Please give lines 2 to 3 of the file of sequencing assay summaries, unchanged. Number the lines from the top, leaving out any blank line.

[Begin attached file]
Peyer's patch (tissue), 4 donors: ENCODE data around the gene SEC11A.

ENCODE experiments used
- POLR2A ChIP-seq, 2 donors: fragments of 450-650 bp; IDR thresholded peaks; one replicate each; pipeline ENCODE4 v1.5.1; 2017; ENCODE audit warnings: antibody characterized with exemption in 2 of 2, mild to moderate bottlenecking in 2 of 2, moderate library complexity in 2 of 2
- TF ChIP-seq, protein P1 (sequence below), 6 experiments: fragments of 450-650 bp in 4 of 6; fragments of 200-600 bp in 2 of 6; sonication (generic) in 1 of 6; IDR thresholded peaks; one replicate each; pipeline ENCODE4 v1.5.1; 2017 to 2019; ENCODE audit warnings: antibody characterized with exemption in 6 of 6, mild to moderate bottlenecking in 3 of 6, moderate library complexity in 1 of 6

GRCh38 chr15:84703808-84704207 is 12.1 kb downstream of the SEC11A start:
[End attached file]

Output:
ENCODE experiments used
- POLR2A ChIP-seq, 2 donors: fragments of 450-650 bp; IDR thresholded peaks; one replicate each; pipeline ENCODE4 v1.5.1; 2017; ENCODE audit warnings: antibody characterized with exemption in 2 of 2, mild to moderate bottlenecking in 2 of 2, moderate library complexity in 2 of 2